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Anton Chekhov - Kashtanka



A Mysterious Stranger

But she thought of nothing, she simply whined. When her head and back were entirely plastered over with the soft feathery snow, and she had sunk into a painful doze of exhaustion, all at once the door of the entrance clicked, creaked, and struck her on the side. She jumped up. A man belonging to the class of customers came out. As Kashtanka whined and got under his feet, he could not help noticing her. He bent down to her and asked:

"Doggy, where do you come from? Have I hurt you? O, poor thing, poor thing. . . . Come, don't be cross, don't be cross. . . . I am sorry."

Kashtanka looked at the stranger through the snow-flakes that hung on her eyelashes, and saw before her a short, fat little man, with a plump, shaven face wearing a top hat and a fur coat that swung open.

"What are you whining for?" he went on, knocking the snow off her back with his fingers. "Where is your master? I suppose you are lost? Ah, poor doggy! What are we going to do now?"

Catching in the stranger's voice a warm, cordial note, Kashtanka licked his hand, and whined still more pitifully.

"Oh, you nice funny thing!" said the stranger. "A regular fox! Well, there's nothing for it, you must come along with me! Perhaps you will be of use for something. . . . Well!"

He clicked with his lips, and made a sign to Kashtanka with his hand, which could only mean one thing: "Come along!" Kashtanka went.

Not more than half an hour later she was sitting on the floor in a big, light room, and, leaning her head against her side, was looking with tenderness and curiosity at the stranger who was sitting at the table, dining. He ate and threw pieces to her. . . . At first he gave her bread and the green rind of cheese, then a piece of meat, half a pie and chicken bones, while through hunger she ate so quickly that she had not time to distinguish the taste, and the more she ate the more acute was the feeling of hunger.

"Your masters don't feed you properly," said the stranger, seeing with what ferocious greediness she swallowed the morsels without munching them. "And how thin you are! Nothing but skin and bones. . . ."

Kashtanka ate a great deal and yet did not satisfy her hunger, but was simply stupefied with eating. After dinner she lay down in the middle of the room, stretched her legs and, conscious of an agreeable weariness all over her body, wagged her tail. While her new master, lounging in an easy-chair, smoked a cigar, she wagged her tail and considered the question, whether it was better at the stranger's or at the carpenter's. The stranger's surroundings were poor and ugly; besides the easy-chairs, the sofa, the lamps and the rugs, there was nothing, and the room seemed empty. At the carpenter's the whole place was stuffed full of things: he had a table, a bench, a heap of shavings, planes, chisels, saws, a cage with a goldfinch, a basin. . . . The stranger's room smelt of nothing, while there was always a thick fog in the carpenter s room, and a glorious smell of glue, varnish, and shavings. On the other hand, the stranger had one great superiority -- he gave her a great deal to eat and, to do him full justice, when Kashtanka sat facing the table and looking wistfully at him, he did not once hit or kick her, and did not once shout: "Go away, damned brute!"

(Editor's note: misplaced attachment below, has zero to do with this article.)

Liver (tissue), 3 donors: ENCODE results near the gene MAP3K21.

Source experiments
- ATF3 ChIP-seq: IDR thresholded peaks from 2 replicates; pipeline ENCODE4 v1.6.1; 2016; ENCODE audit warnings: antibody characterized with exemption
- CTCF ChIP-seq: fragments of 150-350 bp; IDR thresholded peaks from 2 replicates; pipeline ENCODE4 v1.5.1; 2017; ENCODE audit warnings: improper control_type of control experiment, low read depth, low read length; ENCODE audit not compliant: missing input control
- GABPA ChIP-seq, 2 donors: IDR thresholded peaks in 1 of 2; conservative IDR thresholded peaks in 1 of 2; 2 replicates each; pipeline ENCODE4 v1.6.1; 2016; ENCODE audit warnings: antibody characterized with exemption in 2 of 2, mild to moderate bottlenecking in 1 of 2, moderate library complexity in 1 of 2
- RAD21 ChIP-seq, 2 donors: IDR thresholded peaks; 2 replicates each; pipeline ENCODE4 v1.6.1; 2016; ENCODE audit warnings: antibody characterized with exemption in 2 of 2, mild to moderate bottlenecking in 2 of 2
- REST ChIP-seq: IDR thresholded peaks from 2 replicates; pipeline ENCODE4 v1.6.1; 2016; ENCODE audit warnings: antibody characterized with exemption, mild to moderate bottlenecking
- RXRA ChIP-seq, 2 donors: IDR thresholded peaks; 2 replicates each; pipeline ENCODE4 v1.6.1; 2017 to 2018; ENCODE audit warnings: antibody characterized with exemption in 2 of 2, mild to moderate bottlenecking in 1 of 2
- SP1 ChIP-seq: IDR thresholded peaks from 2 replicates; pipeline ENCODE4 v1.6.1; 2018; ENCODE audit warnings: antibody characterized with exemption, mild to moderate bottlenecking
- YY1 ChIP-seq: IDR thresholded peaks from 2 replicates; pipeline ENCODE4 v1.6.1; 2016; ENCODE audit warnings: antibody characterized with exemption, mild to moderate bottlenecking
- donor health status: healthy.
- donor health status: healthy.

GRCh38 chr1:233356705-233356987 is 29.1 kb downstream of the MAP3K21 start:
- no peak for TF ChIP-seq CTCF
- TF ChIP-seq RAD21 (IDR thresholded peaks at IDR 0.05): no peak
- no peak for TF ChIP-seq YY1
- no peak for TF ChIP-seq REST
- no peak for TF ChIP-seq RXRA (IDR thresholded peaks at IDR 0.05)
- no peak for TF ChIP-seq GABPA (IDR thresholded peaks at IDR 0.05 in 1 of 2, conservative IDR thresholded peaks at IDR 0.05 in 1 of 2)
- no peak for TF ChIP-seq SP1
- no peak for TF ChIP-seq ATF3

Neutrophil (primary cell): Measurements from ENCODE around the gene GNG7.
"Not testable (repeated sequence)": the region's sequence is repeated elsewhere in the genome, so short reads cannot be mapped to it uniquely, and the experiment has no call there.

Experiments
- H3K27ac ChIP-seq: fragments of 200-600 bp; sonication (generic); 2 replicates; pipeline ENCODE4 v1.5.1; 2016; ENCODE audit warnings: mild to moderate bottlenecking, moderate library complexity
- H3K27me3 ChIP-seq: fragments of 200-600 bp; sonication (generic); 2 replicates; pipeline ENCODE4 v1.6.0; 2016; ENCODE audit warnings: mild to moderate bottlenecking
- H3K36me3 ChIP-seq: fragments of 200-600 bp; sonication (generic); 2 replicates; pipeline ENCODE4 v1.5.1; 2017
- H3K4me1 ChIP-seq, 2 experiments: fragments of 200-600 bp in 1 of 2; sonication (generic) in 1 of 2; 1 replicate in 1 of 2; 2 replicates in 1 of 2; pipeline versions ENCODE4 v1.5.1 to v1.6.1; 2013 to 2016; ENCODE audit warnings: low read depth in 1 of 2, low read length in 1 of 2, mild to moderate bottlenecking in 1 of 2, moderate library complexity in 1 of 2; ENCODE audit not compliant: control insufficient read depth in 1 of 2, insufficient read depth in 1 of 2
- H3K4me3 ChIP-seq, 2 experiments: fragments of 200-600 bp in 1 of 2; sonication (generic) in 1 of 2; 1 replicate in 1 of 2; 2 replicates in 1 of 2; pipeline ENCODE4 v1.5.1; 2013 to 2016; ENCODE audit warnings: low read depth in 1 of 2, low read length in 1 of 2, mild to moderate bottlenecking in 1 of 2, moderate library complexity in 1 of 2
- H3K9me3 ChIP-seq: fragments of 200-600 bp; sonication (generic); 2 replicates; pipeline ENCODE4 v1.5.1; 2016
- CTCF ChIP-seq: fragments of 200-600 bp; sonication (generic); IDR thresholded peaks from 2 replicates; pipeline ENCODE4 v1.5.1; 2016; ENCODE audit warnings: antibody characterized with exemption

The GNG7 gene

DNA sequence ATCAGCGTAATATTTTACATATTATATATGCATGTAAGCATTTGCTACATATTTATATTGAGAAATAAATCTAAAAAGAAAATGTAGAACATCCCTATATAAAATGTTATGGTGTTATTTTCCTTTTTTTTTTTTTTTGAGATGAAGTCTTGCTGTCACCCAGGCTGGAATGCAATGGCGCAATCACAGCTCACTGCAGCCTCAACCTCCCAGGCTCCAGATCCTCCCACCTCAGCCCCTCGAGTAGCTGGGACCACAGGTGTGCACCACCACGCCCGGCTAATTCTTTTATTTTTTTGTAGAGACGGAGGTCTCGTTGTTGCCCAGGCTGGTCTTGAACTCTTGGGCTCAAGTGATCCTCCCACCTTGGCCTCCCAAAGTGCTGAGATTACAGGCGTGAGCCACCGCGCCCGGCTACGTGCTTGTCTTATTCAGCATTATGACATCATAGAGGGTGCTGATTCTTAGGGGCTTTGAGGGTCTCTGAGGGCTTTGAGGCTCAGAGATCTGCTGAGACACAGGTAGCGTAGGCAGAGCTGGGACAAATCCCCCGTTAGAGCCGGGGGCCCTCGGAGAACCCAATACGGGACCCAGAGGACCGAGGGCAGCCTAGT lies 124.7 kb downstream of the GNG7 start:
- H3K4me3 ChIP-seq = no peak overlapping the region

When he had finished his cigar her new master went out, and a minute later came back holding a little mattress in his hands.

"Hey, you dog, come here!" he said, laying the mattress in the corner near the dog. "Lie down here, go to sleep!"

Then he put out the lamp and went away. Kashtanka lay down on the mattress and shut her eyes; the sound of a bark rose from the street, and she would have liked to answer it, but all at once she was overcome with unexpected melancholy. She thought of Luka Alexandritch, of his son Fedyushka, and her snug little place under the bench. . . . She remembered on the long winter evenings, when the carpenter was planing or reading the paper aloud, Fedyushka usually played with her. . . . He used to pull her from under the bench by her hind legs, and play such tricks with her, that she saw green before her eyes, and ached in every joint. He would make her walk on her hind legs, use her as a bell, that is, shake her violently by the tail so that she squealed and barked, and give her tobacco to sniff. . . . The following trick was particularly agonising: Fedyushka would tie a piece of meat to a thread and give it to Kashtanka, and then, when she had swallowed it he would, with a loud laugh, pull it back again from her stomach, and the more lurid were her memories the more loudly and miserably Kashtanka whined.

But soon exhaustion and warmth prevailed over melancholy. She began to fall asleep. Dogs ran by in her imagination: among them a shaggy old poodle, whom she had seen that day in the street with a white patch on his eye and tufts of wool by his nose. Fedyushka ran after the poodle with a chisel in his hand, then all at once he too was covered with shaggy wool, and began merrily barking beside Kashtanka. Kashtanka and he goodnaturedly sniffed each other's noses and merrily ran down the street. . . .

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